Oneida

            Romance

              Oneida has been a cornerstone of the Brooklyn underground for nearly two decades. Always evolving, the group has been a beacon of musical exploration and enthralling unpredictability, gaining legendary status among heads that know and expanding the limits of what it means to be a rock band. With a discography spanning over a dozen full-lengths, plus live releases, EPs, singles, and limited one-offs, Oneida has demonstrated a mastery of collective improvisation, off-kilter songwriting, complex composition, and everything in between. In 2011 Oneida lost its home base, its studio dubbed the Ocropolis in Williamsburg, Brooklyn, due to the pervasive gentrification and over-development of the neighbourhood that was once a thriving arts community.

              After watching the Monster Island building that housed the Ocropolis transform into a pile of rubble, the band began an intense period of exploration and discovery, retreating from the studio in favor of the stage, and birthing a panoply of limited, uncompromising releases that documented the band’s continuously unfolding journey. Six years after the release of A List of the Burning Mountains, the final emission from the Ocropolis, the band will release their newest studio creation Romance, their first album for Joyful Noise Recordings and a record marked by wild eclecticism, even for a group known for its shape-shifting nature. Recorded over several years in various locales, the 11 songs on Romance are built around deeply developed long-arc rhythm/phase concepts, noise, yearning, blind guitar rage, longing, the lurch of dying electronics, and a multi-modal embrace of human fallibility and artifice. From the crackling synth-led opener “Economy Travel” to the expansive 18-minute epic “Shepherd’s Axe,” Romance is an album in constant flux.

              On “Bad Habit” the band employs phasing between organ and guitar to great, disorienting effect, while the primitive riffs of “Cockfight” offer a contrasting vision of rock minimalism. Listen closely on “Lay of the Land” and you will hear constant rhythmic development, with drummer Kid Millions eschewing repetition in favor of morphing patterns of hi-hat and snare. As with all mystery, Romance reveals more through closer attention and multiple listens. Oneida, always formidable in the live environment, will be touring throughout the year.

              Kid Millions remains one of the most in-demand drummers in New York, exploring the outer reaches of percussion music with his own Man Forever project, as well as playing with Laurie Anderson, Royal Trux, and People of the North with Oneida compatriot Bobby Matador. Bobby also takes part in the psych-pop duo Nurse & Soldier, and recently formed yet another duo called New Pope. Guitarist Shahin Moita is a co-founder of underground stalwarts Ex Models and Knyfe Hyts. Through it all Oneida remains a powerful collective voice, a propulsive force for wildness and excitement, with Romance heralding the return of the epic, artful ballad version of the journey. 

              Sound Of Ceres

              The Twin

                Produced by Alex Somers (Sigur Rós, Jónsi). Features members of The Drums. Sound Of Ceres = formerly Candy Claws. Features short story by Alastair Reynolds. The mysterious tale of The Twin, the second full-length from Sound of Ceres, exists in myriad permutations, too: a new album, a mesmerizing live show, videos, an Alastair Reynolds short story... and others in-between. While their 2016 debut Nostalgia for Infinity responded to the hugeness of time and space, now Sound of Ceres explore the strangeness of being just one human outcome amidst an infinitude of possibilities.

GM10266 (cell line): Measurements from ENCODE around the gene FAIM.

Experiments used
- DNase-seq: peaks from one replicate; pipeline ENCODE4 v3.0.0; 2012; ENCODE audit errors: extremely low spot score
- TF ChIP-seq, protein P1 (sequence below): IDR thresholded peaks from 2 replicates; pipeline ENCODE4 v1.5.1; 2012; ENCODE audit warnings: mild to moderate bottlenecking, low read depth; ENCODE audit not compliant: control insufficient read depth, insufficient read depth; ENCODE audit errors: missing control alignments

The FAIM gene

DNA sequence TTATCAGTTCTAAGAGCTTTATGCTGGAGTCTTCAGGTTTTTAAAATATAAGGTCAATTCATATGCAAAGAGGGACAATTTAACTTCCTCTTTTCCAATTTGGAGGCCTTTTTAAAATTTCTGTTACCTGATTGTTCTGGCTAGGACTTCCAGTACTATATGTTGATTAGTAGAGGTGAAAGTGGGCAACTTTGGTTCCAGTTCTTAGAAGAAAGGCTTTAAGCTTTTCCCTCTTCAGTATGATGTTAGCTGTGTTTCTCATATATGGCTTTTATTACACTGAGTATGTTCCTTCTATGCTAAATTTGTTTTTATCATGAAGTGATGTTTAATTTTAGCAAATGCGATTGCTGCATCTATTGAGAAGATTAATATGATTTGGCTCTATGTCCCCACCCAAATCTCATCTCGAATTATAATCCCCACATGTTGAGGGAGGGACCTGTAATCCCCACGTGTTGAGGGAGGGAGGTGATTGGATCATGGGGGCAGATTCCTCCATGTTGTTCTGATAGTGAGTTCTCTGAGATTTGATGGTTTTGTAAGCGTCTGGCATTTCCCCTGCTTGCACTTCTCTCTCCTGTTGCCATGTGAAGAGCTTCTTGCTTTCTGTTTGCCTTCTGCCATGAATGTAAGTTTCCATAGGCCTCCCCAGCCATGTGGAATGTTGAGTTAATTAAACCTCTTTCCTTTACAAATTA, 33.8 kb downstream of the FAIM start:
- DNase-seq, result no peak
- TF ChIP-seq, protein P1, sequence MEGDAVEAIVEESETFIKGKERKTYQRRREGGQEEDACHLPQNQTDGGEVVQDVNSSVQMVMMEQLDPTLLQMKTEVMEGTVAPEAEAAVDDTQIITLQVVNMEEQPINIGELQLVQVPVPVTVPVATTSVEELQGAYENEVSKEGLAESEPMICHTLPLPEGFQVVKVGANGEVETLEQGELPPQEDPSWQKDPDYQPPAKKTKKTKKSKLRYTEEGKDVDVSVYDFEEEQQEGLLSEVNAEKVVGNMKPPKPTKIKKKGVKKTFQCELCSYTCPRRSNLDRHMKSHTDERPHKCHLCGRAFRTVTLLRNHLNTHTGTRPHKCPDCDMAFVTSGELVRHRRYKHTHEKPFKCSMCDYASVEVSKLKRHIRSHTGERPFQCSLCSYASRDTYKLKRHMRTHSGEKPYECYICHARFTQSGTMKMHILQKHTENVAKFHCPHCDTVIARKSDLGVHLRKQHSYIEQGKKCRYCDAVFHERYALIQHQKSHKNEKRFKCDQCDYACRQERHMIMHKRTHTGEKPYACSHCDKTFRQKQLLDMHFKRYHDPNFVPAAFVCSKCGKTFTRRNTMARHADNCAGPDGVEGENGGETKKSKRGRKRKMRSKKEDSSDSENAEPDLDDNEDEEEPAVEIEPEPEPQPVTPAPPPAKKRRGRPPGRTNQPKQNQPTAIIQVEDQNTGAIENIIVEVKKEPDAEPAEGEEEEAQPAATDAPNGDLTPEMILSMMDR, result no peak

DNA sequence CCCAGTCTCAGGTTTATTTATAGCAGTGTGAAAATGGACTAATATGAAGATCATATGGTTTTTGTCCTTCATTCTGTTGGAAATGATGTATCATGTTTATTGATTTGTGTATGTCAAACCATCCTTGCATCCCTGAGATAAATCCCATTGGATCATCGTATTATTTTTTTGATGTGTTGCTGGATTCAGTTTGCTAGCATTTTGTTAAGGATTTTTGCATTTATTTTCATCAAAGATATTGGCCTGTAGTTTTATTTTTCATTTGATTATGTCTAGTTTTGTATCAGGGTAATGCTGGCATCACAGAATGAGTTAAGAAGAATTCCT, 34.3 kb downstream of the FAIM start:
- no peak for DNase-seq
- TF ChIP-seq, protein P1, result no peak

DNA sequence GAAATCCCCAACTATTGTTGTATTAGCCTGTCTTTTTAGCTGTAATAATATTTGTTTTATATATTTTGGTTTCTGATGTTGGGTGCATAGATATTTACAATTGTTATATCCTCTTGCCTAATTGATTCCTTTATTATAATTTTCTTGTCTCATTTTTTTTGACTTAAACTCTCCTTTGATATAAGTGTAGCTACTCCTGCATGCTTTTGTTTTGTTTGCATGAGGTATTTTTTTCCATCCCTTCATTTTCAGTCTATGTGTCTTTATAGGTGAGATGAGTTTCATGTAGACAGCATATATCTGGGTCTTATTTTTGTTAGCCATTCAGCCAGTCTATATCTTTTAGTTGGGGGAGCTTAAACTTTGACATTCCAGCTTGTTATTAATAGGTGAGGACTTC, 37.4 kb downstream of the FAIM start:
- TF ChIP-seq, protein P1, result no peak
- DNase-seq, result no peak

The adventure begins with one of the great works of 20th century German literature, The Magic Mountain by Thomas Mann. As Ryan Hover read the tale of Hans Castorp (named for one of the twins of Gemini), whose life as a shipbuilder gets sidetracked by a visit to a rest home in the Swiss Alps, new chords, melodies, and lyrical ideas seized his imagination. Elements from the novel – the snow and isolation of the mountains, echoes of Grimm’s Fairy Tales, a fixation with the number seven – took on a new form as the fantastic universe of The Twin took shape. Karen Hover and Ryan gave voice to early versions of the songs, exploring the sound of words even as they teased out lyrical ideas. Rough sketches were dispatched to bandmates Derrick Bozich, Jacob Graham, and Ben Phelan, and then Ryan fashioned their instrumental contributions into new arrangements.

                But just as Hans in The Magic Mountain undergoes a great transformation as from the flatlands through the narrow gauge to the Alps, The Twin underwent great changes as it began to travel – in this case, to Iceland. Ryan, Karen, and Jacob arrived at the Reykjavik studio of producer Alex Somers (Sigur Rós, Julianna Barwick) with the original mixes of what seemed like more-or-less finished songs. And then they went through a different door. Guitars andharpsichords gave way to more analog synthesizers and melodic percussion. As the music’s dynamic range grew wider, timbres chilled, and more layers of vocals were woven into the background, a new twin of The Twin emerged. Hints of ‘60s exotica, ‘70s AM radio, and even symphonic grandeur weave through layers of rippling synths and shifting rhythms. Ideas drawn from the past and future fold together, creating a sound that exists outside any particular time or trend.